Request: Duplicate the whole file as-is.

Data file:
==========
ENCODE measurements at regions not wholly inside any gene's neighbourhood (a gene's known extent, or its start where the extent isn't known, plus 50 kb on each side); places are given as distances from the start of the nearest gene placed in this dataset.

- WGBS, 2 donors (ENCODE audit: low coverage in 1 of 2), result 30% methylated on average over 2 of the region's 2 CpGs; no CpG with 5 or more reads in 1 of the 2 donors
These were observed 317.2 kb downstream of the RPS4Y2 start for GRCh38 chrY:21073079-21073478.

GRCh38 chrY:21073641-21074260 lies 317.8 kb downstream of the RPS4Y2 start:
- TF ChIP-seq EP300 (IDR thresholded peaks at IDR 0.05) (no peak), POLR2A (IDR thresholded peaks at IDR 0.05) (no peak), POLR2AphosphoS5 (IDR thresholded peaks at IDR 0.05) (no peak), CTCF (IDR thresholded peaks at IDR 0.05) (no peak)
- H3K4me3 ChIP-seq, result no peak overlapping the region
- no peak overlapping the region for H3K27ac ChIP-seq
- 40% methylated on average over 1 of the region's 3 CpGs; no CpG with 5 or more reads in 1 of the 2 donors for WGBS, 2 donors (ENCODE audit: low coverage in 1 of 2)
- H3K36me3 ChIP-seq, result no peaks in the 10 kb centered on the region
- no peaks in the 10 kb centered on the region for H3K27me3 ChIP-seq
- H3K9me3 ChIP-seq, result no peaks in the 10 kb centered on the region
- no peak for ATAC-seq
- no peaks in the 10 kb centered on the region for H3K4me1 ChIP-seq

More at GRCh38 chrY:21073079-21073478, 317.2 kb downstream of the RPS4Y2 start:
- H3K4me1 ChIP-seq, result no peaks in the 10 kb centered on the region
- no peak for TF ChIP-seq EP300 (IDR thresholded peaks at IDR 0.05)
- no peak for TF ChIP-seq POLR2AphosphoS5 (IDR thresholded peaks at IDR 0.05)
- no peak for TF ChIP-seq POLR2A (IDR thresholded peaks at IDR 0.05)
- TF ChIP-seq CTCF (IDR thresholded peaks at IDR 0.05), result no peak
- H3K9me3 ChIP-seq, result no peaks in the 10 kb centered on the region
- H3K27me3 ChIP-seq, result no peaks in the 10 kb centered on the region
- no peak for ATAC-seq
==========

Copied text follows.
ENCODE measurements at regions not wholly inside any gene's neighbourhood (a gene's known extent, or its start where the extent isn't known, plus 50 kb on each side); places are given as distances from the start of the nearest gene placed in this dataset.

- WGBS, 2 donors (ENCODE audit: low coverage in 1 of 2), result 30% methylated on average over 2 of the region's 2 CpGs; no CpG with 5 or more reads in 1 of the 2 donors
These were observed 317.2 kb downstream of the RPS4Y2 start for GRCh38 chrY:21073079-21073478.

GRCh38 chrY:21073641-21074260 lies 317.8 kb downstream of the RPS4Y2 start:
- TF ChIP-seq EP300 (IDR thresholded peaks at IDR 0.05) (no peak), POLR2A (IDR thresholded peaks at IDR 0.05) (no peak), POLR2AphosphoS5 (IDR thresholded peaks at IDR 0.05) (no peak), CTCF (IDR thresholded peaks at IDR 0.05) (no peak)
- H3K4me3 ChIP-seq, result no peak overlapping the region
- no peak overlapping the region for H3K27ac ChIP-seq
- 40% methylated on average over 1 of the region's 3 CpGs; no CpG with 5 or more reads in 1 of the 2 donors for WGBS, 2 donors (ENCODE audit: low coverage in 1 of 2)
- H3K36me3 ChIP-seq, result no peaks in the 10 kb centered on the region
- no peaks in the 10 kb centered on the region for H3K27me3 ChIP-seq
- H3K9me3 ChIP-seq, result no peaks in the 10 kb centered on the region
- no peak for ATAC-seq
- no peaks in the 10 kb centered on the region for H3K4me1 ChIP-seq

More at GRCh38 chrY:21073079-21073478, 317.2 kb downstream of the RPS4Y2 start:
- H3K4me1 ChIP-seq, result no peaks in the 10 kb centered on the region
- no peak for TF ChIP-seq EP300 (IDR thresholded peaks at IDR 0.05)
- no peak for TF ChIP-seq POLR2AphosphoS5 (IDR thresholded peaks at IDR 0.05)
- no peak for TF ChIP-seq POLR2A (IDR thresholded peaks at IDR 0.05)
- TF ChIP-seq CTCF (IDR thresholded peaks at IDR 0.05), result no peak
- H3K9me3 ChIP-seq, result no peaks in the 10 kb centered on the region
- H3K27me3 ChIP-seq, result no peaks in the 10 kb centered on the region
- no peak for ATAC-seq